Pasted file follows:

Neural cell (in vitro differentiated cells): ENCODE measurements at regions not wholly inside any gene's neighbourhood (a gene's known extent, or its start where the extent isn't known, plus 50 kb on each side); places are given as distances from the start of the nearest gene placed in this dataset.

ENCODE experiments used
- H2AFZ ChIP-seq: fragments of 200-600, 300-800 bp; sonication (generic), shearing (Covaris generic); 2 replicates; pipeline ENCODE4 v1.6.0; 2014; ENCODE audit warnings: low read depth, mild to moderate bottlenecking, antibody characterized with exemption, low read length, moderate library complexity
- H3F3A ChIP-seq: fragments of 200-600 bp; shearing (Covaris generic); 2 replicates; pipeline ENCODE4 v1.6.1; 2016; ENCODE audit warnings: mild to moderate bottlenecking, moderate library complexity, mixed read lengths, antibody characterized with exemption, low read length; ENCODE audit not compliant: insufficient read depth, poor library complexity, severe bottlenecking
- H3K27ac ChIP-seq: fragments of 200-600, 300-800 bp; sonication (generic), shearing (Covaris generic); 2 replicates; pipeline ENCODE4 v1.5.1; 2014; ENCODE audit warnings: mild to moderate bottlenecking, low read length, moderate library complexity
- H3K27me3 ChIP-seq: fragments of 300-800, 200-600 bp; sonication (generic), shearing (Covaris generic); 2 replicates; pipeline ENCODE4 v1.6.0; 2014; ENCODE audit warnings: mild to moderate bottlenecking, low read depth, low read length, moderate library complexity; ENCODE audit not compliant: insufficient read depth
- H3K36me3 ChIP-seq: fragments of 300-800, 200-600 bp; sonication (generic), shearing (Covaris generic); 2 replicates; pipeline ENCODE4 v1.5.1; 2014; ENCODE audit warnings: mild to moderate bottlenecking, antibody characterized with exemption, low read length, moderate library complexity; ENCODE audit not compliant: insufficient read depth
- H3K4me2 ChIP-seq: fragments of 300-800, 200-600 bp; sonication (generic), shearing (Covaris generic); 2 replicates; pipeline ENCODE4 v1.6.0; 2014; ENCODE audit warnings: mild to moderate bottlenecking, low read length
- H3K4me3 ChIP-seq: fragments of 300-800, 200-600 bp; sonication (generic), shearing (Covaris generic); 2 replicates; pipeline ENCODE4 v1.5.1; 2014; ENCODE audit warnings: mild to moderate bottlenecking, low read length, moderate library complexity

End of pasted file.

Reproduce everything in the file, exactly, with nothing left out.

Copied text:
Neural cell (in vitro differentiated cells): ENCODE measurements at regions not wholly inside any gene's neighbourhood (a gene's known extent, or its start where the extent isn't known, plus 50 kb on each side); places are given as distances from the start of the nearest gene placed in this dataset.

ENCODE experiments used
- H2AFZ ChIP-seq: fragments of 200-600, 300-800 bp; sonication (generic), shearing (Covaris generic); 2 replicates; pipeline ENCODE4 v1.6.0; 2014; ENCODE audit warnings: low read depth, mild to moderate bottlenecking, antibody characterized with exemption, low read length, moderate library complexity
- H3F3A ChIP-seq: fragments of 200-600 bp; shearing (Covaris generic); 2 replicates; pipeline ENCODE4 v1.6.1; 2016; ENCODE audit warnings: mild to moderate bottlenecking, moderate library complexity, mixed read lengths, antibody characterized with exemption, low read length; ENCODE audit not compliant: insufficient read depth, poor library complexity, severe bottlenecking
- H3K27ac ChIP-seq: fragments of 200-600, 300-800 bp; sonication (generic), shearing (Covaris generic); 2 replicates; pipeline ENCODE4 v1.5.1; 2014; ENCODE audit warnings: mild to moderate bottlenecking, low read length, moderate library complexity
- H3K27me3 ChIP-seq: fragments of 300-800, 200-600 bp; sonication (generic), shearing (Covaris generic); 2 replicates; pipeline ENCODE4 v1.6.0; 2014; ENCODE audit warnings: mild to moderate bottlenecking, low read depth, low read length, moderate library complexity; ENCODE audit not compliant: insufficient read depth
- H3K36me3 ChIP-seq: fragments of 300-800, 200-600 bp; sonication (generic), shearing (Covaris generic); 2 replicates; pipeline ENCODE4 v1.5.1; 2014; ENCODE audit warnings: mild to moderate bottlenecking, antibody characterized with exemption, low read length, moderate library complexity; ENCODE audit not compliant: insufficient read depth
- H3K4me2 ChIP-seq: fragments of 300-800, 200-600 bp; sonication (generic), shearing (Covaris generic); 2 replicates; pipeline ENCODE4 v1.6.0; 2014; ENCODE audit warnings: mild to moderate bottlenecking, low read length
- H3K4me3 ChIP-seq: fragments of 300-800, 200-600 bp; sonication (generic), shearing (Covaris generic); 2 replicates; pipeline ENCODE4 v1.5.1; 2014; ENCODE audit warnings: mild to moderate bottlenecking, low read length, moderate library complexity